31 December 2012
In December 2012, we took a weekend trip to the Alpujarra, discovering the wonderful places in Pampaneira, Bubion & Capilleira. Hope you enjoy the article. If you’re traveling there, you can download all the places described in this article in a Rego collection here.
The Alpujarra is the mountainous part of Granada on the south-east side of the same range containing the Sierra Nevada ski resort. The most popular valley in the Alpujarra is that which contains the three beautiful pueblos — Pampaneira, Bubion and Capileira.
Of the three, the highest is Capileira, and that’s where we’ve traditionally stayed when visiting the area. From Capileira there’s direct access by car to the Hoya del Portillo, the starting point for popular hikes in the area to places like the Veleta, Mulhacen or the Refugio de Poqueira.
For this trip we decided to stay down in Pampaneira, the lower of the three towns, in a new hotel called, Estrella de las Nieves. The hotel happens to be run by the same family that runs our favorite restaurant in the area, “Casa Julio” — so expectations where high! We were only able to book two nights, though, due to the place being full on the third — New Year’s Eve.
We arrived on Saturday and checked in. The hotel, conveniently located on the main road (so it’s possible to park just outside), is two years old but still feels brand new. It’s spacious, cozy, rustic and built to a fairly high standard. The rooms are large, and the beds are firm and comfortable.
Buffet breakfast is served at 9am. Strangely, we didn’t find any eggs or sausage, but rather a lot of cakes, puddings and sweets. Maybe that’s not surprising, though, given Casa Julio’s reputation for great desserts. So as far as breakfast goes, it was almost reminiscent of Italy!
One of the nice touches at the hotel was their willingness to make a real cafe con leche at breakfast. (Why is that surprising? Well, we normally stay at the “Cortijo los Llanos” in Capileira, another great hotel, but with the strange exception that at breakfast they charge extra if you want a real coffee made by the barrista.)
Estrella de las Nieves is definitely in the same class of quality accommodation as the Cortijo los Llanos, up in Capileira. In fact, the only complaint I had was that the wifi was only available in the common area next to the reception; it didn’t make it to our room.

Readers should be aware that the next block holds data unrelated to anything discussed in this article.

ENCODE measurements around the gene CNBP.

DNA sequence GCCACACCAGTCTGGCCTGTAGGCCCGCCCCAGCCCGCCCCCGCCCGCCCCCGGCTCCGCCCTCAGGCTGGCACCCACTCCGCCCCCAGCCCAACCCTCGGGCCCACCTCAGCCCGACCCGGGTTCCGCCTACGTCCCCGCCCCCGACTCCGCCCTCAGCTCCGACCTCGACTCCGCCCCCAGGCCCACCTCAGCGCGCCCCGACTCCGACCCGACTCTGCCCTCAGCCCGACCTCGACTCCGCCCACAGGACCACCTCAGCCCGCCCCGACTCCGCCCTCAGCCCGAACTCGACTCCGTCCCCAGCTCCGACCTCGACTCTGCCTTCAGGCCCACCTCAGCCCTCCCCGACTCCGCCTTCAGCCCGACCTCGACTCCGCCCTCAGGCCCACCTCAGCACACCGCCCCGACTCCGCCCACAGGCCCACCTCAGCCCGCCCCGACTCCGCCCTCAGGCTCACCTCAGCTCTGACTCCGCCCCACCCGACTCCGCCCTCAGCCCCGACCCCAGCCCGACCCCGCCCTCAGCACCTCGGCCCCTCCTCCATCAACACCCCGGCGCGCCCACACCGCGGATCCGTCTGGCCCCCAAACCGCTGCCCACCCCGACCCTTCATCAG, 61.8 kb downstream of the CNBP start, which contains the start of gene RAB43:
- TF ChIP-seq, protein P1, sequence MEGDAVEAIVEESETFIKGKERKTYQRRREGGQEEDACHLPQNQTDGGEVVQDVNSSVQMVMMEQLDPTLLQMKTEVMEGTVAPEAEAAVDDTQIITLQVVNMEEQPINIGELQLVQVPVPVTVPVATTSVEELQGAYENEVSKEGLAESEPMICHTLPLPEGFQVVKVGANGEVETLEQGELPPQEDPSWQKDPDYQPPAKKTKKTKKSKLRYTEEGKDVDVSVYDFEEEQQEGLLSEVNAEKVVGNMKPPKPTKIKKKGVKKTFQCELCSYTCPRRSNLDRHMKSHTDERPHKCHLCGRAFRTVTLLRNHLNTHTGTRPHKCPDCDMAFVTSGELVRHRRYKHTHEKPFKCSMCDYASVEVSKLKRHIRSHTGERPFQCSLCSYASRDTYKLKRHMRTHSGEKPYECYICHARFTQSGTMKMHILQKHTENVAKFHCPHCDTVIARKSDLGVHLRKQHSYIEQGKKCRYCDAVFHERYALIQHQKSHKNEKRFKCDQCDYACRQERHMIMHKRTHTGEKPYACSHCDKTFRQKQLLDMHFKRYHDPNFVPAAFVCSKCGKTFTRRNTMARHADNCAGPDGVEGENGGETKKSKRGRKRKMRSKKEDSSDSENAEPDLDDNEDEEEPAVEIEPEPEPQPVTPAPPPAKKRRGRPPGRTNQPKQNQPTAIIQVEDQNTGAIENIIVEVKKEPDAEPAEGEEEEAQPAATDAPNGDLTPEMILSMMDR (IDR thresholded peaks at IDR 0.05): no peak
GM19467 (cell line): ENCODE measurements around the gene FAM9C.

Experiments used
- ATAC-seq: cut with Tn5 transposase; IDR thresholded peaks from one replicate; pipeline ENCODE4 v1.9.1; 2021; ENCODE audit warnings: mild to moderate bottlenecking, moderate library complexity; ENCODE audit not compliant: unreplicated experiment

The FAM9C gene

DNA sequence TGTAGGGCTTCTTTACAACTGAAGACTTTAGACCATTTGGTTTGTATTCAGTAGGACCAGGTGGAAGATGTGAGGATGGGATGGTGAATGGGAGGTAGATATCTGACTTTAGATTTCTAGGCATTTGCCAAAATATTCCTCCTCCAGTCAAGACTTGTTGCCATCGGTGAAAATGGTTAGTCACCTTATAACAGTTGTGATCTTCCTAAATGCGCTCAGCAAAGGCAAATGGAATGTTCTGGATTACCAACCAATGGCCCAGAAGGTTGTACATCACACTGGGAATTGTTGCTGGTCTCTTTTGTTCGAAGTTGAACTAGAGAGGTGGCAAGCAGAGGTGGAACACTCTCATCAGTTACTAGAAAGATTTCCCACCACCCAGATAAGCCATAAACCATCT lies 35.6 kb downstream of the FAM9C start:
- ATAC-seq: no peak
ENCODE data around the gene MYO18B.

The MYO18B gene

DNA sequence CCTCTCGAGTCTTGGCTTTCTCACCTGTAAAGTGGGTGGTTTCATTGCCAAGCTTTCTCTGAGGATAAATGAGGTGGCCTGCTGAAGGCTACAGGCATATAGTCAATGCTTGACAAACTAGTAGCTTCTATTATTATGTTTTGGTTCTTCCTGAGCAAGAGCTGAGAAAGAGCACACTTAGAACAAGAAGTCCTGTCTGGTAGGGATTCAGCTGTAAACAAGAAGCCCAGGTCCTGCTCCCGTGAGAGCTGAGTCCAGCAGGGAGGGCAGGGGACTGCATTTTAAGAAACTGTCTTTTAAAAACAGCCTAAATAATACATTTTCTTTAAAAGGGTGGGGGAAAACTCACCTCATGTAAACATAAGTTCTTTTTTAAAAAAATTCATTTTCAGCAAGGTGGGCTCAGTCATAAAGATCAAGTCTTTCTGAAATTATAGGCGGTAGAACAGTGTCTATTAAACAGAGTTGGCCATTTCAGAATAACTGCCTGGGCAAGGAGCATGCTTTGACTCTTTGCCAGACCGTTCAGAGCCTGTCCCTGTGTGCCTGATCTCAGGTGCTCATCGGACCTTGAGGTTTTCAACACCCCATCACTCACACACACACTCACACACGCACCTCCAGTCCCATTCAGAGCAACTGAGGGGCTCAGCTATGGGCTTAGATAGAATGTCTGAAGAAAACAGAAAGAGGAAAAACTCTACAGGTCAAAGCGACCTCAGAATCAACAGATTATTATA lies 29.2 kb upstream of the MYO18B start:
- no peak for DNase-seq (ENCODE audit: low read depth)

On Saturday evening, we had dinner in Capileira at one of our favorites, La Pizzeria. I tried the beef stew and it was great. Even if it a bit late in the season, the owners of this rustic and cozy restaurant love to serve meals with a slice of baked pumpkin, followed by a slice of “pumpkin pudding” for dessert!
On Sunday morning we packed up the Jeep, drove up to Capileira and continued on the dirt road leading up to the Hoya del Portillo. We stopped about half-way and parked at the junction which leads down to the Cebadilla. This was the start of our hike.
The Cebadilla, located about 4.5km from the junction, is an old abandoned town built around the hydro facilities which generate electricity from the various water flows from high above in the mountains. Although it’s called a “town”, it’s quite small; supporting in its heyday only about 200 inhabitants.
Past the Cebadilla we started the hike up the valley towards the Refugio de Poqueira. In the past, we’ve always hiked to the refugio from the Hoya del Portillo, but in the future we’ll most definitely take this route instead — it’s absolutely beautiful!
The path starts with some steep zig-zags up the mountain, offering scenic views of the valley, and then levels off for a few kilometers before turning up again up to the refugio. From Cebadilla, it’s about 5km to the refugio. On this particular day, we turned back in the middle after having walked about 6.5km from the car.
The kids managed to stay entertained during the entire hike, as they explained to me in great detail, and for five hours, all the aspects of Plants vs Zombies. I now understand the role of the magnet tool, when the bucket-head zombie appears, and stuff like that.
In the late afternoon, we explored Pampaneira, and discovered the Abuela Ili chocolate factory. At least 50 different homemade chocolates were on sample and the kids tried each and every one. Before leaving, we bought a block of dark chocolate with almonds.
Back at the hotel, with about two hours to kill before dinner, I remembered the previous night’s UFC event. Logging into UFC.tv, I watched the Joe Lauzon vs Jim Miller fight of the year, and watched Cain Velasquez absolutely dominate Junior Dos Santos for five rounds in the heavyweight championship.
For dinner, we walked down to Casa Julio. The typical thing to eat in the Alpujarra is a dish called “Plato Alpujarreño” — with potatoes, peppers and scrambled eggs, covered with local chorizo, morcilla and longaniza. This time, however, we wanted something “slightly” lighter, and opted for the house speciality “choto” (goat) cooked in a garlic sauce with home-made ham croquetas, all washed down with some local wine.
And even though it’s not Paleo, we couldn’t visit Casa Julio without tasting a portion of their home-made cheesecake served with rasberries.
Heading home on Monday morning, we stopped for coffee at the region’s largest city, Orgiva. Very disappointing. We found the town dirty, poorly cared for, and full of drunks.
In fact, instead of Orgiva, we had actually planned to have a coffee at the Camping de Orgiva, just outside town.
We love stopping at that campground for coffee, but it was closed for New Year’s Eve.
For those of you interested in gear, a wide range of temperatures — from freezing to about 15 degrees celcius — was comfortably navigated with only four upper-body, lightweight pieces: A Mountain Hardwear micro-down jacket, an Arc’teryx soft-shell jacket, a Mavic short-sleeve technical t-shirt, and a SportHG long-sleeve thermal base layer.
Finally, here’s some photos we took during the trip: